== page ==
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Christian Foes of 'Da Vinci Code' Debate How to Fight It: Leaders of many denominations agree that the novel the movie is based on attacks the pillars of Christianity, but some are planning a boycott while others see a "teaching moment." --New York Times, May 11th, 2006 This headline from writer Laurie Goodstein caught our attention, just as this novel turned big-budget movie has everyone's attention. And different denominations of the Christian church have chosen to respond to that attention with criticism instead of a reinforcing of the harmonious aspects of The Da Vinci Code's message. Surely when a person or an institution feels attacked it may be natural to choose defensiveness over the opportunity to learn. But that's where hidden value is going to waste. Instead of this default habit, being open and putting energy into proactive efforts may yield better results. The headline states that some religious groups will spend their energy boycotting what others see as a teaching moment. Which is more empowering? What happens when we assume the pillars of a tradition or school of thought can't be looked at from a new angle? What happens when something is so sacred that it discourages being reassessed with fresh eyes? When something - be it a fern or a person's creative license - stops being open to growing and changing, it dies. What was Dan Brown's point in writing The Da Vinci Code? Did he and the director intend to incite controversy, or were they just hoping to light up the audience's reverence for art, religion and a thrilling hunt for clues? If it was created simply to entertain, even with a little spice of controversy to keep us engaged, it

succeeded. It's a best-seller, a hit film and you're even reading an article about an article about the reactions to it right now. If it was created to promote beliefs that are contrary to the dominant religious ideals, you could say that has been successful, too. Otherwise, why would we all be talking about it? So for audience members and religious leaders alike, remember that you'll get more of what you put your attention, energy and focus toward. Would you rather have more of a teaching moment or a boycott? How instead, could the religious leaders have received the film in a way that encourages the similarities between the two messages? How instead could they relay gratitude that The Da Vinci Code is helping more people inquire deeper into their own lives about the pillars of Christianity? How instead could we all see this as a teaching moment? Consider the following: In what ways could the energy that would be spent boycotting be used to foster or indulge in more teaching moments? Why spend effort avoiding what doesn't work for you? What might happen if you focus on what does work for you instead? What do you and those around you take as fact or truth that, if you looked at it differently, might benefit you more? What is so sacred in your own life that you're not willing to look at it with freshness? What assumptions are you making that it may be time to challenge? Where are your emotions or judgments keeping you closed to the lessons that are already happening around you? Take a moment to write down 10 places in your life where you criticize yourself, others or almost taken-for-granted schools of thought or belief systems. Then write down how holding these thoughts and opinions is benefiting you, and how you might further benefit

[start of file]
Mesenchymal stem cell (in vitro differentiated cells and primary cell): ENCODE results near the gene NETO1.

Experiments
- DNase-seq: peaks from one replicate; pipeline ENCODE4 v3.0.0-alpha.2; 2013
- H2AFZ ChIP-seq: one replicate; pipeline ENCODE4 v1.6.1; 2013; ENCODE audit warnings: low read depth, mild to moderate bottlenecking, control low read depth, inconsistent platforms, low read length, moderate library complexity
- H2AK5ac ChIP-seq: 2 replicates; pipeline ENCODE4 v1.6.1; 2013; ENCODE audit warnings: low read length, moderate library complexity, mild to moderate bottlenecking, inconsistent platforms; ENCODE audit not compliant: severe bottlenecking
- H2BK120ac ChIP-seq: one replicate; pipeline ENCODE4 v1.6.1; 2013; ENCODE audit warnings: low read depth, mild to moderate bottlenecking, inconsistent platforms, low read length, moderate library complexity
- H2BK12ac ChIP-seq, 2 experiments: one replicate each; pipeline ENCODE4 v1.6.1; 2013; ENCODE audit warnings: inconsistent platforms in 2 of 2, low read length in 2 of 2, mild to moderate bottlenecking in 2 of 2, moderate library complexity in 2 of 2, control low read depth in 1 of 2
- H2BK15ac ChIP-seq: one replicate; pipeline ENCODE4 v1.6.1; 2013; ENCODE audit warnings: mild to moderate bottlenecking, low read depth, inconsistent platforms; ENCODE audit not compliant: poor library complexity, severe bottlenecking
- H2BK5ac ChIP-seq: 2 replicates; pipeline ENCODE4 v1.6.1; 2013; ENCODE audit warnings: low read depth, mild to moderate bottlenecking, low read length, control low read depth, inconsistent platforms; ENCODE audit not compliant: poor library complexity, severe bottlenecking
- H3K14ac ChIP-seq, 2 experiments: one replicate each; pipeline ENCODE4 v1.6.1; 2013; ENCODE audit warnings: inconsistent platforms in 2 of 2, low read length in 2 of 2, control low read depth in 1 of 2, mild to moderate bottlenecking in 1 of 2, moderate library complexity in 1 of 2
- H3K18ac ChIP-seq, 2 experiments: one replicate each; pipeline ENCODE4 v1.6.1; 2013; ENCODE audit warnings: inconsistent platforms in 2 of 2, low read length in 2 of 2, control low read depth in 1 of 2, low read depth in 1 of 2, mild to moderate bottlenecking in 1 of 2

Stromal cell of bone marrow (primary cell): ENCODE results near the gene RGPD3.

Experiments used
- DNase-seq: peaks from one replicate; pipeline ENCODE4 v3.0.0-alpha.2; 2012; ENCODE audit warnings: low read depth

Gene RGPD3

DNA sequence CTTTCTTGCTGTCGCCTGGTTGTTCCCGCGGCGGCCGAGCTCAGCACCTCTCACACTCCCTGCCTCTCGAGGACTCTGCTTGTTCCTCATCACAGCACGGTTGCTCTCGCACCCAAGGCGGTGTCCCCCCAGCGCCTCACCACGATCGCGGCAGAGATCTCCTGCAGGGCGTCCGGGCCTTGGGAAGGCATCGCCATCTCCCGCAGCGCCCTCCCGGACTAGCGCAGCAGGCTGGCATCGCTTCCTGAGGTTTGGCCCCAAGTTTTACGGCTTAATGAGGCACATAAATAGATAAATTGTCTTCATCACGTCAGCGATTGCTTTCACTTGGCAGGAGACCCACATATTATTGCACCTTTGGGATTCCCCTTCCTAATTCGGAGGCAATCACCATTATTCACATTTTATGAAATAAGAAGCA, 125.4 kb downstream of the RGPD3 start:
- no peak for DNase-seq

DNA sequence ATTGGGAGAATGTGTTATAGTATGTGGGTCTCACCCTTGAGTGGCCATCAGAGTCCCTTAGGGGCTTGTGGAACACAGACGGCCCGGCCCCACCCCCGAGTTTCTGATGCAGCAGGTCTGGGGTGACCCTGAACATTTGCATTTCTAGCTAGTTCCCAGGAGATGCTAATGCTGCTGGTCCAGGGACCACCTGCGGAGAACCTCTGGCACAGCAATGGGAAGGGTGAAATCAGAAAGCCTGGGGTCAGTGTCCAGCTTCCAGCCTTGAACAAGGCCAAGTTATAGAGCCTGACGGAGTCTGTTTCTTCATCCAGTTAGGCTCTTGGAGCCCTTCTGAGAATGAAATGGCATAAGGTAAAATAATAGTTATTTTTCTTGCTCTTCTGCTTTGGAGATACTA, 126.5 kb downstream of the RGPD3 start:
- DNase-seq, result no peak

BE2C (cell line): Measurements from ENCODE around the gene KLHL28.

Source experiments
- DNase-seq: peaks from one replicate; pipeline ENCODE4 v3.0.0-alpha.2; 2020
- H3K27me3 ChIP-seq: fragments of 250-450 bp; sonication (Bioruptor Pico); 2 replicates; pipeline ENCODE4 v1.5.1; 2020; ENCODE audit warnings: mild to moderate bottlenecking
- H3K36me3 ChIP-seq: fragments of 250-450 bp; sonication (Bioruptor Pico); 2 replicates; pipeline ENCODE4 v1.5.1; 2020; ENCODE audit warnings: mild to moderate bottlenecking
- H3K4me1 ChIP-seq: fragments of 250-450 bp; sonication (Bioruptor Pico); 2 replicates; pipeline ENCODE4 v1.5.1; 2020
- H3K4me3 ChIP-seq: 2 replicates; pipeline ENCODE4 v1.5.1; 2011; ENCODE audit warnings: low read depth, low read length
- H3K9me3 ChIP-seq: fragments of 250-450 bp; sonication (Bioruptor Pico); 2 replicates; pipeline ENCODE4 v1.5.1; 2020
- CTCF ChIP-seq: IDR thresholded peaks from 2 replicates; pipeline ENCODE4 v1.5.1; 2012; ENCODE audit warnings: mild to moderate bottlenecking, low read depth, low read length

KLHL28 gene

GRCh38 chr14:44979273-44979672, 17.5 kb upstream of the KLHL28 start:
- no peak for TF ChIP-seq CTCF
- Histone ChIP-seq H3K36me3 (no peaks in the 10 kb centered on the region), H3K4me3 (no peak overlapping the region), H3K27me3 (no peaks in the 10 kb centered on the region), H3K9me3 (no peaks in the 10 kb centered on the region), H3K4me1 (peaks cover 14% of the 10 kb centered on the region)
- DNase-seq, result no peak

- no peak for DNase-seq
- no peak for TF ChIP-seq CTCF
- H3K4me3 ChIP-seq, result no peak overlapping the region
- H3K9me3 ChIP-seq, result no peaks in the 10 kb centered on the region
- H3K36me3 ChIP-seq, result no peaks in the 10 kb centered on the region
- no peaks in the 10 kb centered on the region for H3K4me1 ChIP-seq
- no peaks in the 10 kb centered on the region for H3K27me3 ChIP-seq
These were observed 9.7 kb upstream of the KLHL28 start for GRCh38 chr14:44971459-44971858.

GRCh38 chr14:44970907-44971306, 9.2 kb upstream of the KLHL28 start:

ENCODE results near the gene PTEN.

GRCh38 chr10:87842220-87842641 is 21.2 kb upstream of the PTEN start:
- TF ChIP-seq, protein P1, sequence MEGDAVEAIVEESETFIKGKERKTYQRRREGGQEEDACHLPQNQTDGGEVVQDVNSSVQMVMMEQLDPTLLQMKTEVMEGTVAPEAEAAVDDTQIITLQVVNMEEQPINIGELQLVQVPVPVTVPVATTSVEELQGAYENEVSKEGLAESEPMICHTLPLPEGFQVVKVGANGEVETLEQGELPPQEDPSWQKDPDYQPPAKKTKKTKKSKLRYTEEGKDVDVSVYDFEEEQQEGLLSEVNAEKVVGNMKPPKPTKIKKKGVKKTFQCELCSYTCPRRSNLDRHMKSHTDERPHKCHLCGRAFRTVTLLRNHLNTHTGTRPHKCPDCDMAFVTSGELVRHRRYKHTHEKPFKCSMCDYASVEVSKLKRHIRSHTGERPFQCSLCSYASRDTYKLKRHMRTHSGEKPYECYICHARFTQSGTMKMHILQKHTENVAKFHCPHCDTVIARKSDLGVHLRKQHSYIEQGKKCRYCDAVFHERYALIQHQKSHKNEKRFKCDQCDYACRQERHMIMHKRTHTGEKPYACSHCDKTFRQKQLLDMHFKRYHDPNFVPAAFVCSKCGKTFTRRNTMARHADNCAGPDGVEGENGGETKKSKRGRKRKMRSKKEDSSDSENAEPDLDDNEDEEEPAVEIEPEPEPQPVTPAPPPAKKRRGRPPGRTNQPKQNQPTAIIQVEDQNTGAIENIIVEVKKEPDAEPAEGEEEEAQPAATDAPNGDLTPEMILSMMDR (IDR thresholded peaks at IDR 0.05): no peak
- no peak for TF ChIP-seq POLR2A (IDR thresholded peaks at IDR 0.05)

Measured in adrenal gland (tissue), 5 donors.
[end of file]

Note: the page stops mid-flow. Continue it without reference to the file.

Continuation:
from letting them go. Take some time to talk with your coach or a friend about where your reaction to someone else's choice is keeping you from moving through to your own choices. And send us an email so we can support you in this process; looking at sacred areas of your life is courageous, and we applaud you! (You may reprint this article in full provided you include the writers' names, contact information and brief bio. Thank you.)

Kris Carey & Michael Vavricek, are Life Coaches who help you get clear about what you want and get you busy gettin' it. Kris can be reached at & Michael can be reached at

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